Latvia’s national airline, airBaltic, is becoming one of the latest companies around the world to embrace digital currency. The airline — established in 1995 — confirmed the news via Twitter Monday morning in response to a public inquiry.
The low-cost Latvian flag carrier has a fleet size 25 aircraft and flies to approximately 60 destinations, and will gladly take your bits, provided you’re able and willing to cough up €5.99 to pay off a transaction fee.
Users on Twitter were quick to fire back, with one user saying, “Transaction fee? […], you might be a little confused on how bitcoin works.”
airBaltic didn’t waste any time responding, adding that the reason the transaction fee exists “is applied to cover the costs associates with processing and handling the booking,” and not processing the bitcoin payment itself.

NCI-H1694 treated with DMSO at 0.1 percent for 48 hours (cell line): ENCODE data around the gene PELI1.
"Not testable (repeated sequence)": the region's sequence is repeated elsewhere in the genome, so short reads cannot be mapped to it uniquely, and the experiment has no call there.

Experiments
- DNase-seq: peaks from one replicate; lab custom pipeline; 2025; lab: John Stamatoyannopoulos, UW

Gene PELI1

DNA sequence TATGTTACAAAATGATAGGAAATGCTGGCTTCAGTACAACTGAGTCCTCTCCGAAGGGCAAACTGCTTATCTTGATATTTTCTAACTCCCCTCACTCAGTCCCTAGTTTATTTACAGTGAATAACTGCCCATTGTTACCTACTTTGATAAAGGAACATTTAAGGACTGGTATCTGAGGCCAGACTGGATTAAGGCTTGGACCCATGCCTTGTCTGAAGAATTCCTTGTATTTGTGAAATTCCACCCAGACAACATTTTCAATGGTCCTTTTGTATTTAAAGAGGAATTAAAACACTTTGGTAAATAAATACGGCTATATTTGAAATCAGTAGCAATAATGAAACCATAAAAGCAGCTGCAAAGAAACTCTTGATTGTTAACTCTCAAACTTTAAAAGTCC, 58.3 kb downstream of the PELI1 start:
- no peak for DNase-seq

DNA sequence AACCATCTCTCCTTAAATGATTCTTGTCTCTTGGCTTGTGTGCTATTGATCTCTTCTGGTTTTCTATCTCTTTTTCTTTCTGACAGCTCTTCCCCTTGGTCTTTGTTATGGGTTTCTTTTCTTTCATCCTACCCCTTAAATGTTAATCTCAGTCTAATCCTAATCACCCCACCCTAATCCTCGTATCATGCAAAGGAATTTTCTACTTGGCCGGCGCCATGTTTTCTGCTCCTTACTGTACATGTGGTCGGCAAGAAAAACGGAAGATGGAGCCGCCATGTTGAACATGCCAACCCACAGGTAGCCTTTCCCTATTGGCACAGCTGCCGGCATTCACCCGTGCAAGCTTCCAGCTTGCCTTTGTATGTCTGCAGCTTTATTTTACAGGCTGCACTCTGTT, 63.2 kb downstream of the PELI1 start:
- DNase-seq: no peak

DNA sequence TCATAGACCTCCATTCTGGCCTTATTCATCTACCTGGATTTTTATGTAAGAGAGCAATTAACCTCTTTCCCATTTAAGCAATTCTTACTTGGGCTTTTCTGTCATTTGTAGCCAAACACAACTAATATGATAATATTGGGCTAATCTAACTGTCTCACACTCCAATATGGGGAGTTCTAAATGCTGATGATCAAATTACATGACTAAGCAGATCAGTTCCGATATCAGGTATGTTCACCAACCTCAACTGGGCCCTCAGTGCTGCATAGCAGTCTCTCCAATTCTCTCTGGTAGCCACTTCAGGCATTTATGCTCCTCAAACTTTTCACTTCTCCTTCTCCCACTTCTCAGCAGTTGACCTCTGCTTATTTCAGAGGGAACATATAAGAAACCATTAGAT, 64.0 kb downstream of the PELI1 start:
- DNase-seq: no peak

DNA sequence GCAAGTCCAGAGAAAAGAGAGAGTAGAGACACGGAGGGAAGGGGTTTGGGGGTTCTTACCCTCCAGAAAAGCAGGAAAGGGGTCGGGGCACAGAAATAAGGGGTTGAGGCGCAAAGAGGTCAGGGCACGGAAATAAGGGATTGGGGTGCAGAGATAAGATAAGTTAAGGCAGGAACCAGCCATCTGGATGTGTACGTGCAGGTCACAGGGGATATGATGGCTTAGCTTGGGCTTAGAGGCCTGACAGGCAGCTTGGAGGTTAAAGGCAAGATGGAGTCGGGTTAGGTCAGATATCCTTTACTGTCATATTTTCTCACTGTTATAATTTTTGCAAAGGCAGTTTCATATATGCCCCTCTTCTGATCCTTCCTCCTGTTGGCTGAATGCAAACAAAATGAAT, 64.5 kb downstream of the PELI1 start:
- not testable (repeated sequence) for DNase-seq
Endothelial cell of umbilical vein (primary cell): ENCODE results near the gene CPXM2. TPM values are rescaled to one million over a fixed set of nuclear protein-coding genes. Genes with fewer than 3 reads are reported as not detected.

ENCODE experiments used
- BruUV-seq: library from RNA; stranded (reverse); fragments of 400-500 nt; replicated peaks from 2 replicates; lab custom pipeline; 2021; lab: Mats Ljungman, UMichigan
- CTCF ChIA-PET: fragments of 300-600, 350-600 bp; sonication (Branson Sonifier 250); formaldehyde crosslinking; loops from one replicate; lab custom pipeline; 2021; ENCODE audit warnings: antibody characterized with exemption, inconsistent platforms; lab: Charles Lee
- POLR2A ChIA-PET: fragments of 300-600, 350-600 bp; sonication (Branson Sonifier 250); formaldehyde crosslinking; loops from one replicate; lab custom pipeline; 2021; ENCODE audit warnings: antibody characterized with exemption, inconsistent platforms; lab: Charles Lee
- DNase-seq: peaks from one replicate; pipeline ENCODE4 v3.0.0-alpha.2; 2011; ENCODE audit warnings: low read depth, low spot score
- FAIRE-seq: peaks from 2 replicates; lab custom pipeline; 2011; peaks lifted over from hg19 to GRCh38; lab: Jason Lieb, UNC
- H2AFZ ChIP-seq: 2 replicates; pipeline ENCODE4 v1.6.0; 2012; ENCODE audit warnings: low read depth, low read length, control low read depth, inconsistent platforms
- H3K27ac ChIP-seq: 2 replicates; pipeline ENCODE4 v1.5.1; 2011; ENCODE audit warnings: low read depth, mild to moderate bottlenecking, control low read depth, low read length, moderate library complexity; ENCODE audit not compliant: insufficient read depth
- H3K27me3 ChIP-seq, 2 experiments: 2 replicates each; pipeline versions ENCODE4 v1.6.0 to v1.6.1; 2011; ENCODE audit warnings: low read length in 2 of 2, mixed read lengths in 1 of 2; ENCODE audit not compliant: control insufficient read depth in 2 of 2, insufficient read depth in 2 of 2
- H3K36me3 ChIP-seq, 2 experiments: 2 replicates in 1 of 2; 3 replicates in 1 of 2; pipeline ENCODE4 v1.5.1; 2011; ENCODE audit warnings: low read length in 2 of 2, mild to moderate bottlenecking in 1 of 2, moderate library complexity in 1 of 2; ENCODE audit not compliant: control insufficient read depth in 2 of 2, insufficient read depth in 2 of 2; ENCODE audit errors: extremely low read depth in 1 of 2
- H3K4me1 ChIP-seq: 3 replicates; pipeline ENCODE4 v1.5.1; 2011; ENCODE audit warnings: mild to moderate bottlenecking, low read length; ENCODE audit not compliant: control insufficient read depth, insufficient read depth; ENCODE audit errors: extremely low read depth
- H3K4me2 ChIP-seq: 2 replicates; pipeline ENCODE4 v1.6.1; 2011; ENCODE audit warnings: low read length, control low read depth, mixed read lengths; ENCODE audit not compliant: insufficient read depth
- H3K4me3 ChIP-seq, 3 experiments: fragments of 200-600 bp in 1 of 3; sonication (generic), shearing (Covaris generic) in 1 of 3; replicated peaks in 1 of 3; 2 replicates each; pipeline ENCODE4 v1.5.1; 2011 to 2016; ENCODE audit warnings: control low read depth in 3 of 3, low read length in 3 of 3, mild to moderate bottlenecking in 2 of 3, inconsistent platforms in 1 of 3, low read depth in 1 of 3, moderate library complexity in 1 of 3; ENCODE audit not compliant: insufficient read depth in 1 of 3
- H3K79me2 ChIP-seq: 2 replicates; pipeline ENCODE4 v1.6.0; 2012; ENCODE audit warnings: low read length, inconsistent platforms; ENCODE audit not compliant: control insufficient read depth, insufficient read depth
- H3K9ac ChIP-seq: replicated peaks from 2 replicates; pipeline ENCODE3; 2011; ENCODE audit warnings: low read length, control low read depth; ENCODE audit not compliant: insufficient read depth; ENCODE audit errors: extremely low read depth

The company is the first known airline to accept digital currency payments, though bitcoin users looking to book airfare with their bits do have some options.
CheapAir.com, for example, allows users to spend their bitcoins to buy airline tickets. Soon, Expedia.com could also be offering users the opportunity to pay for their tickets with bitcoin (as of this time, they are only allowing for hotel bookings as a trial of sorts).
It’s certainly a pleasant step forward, but time will tell whether or not airBaltic’s competitors follow suit.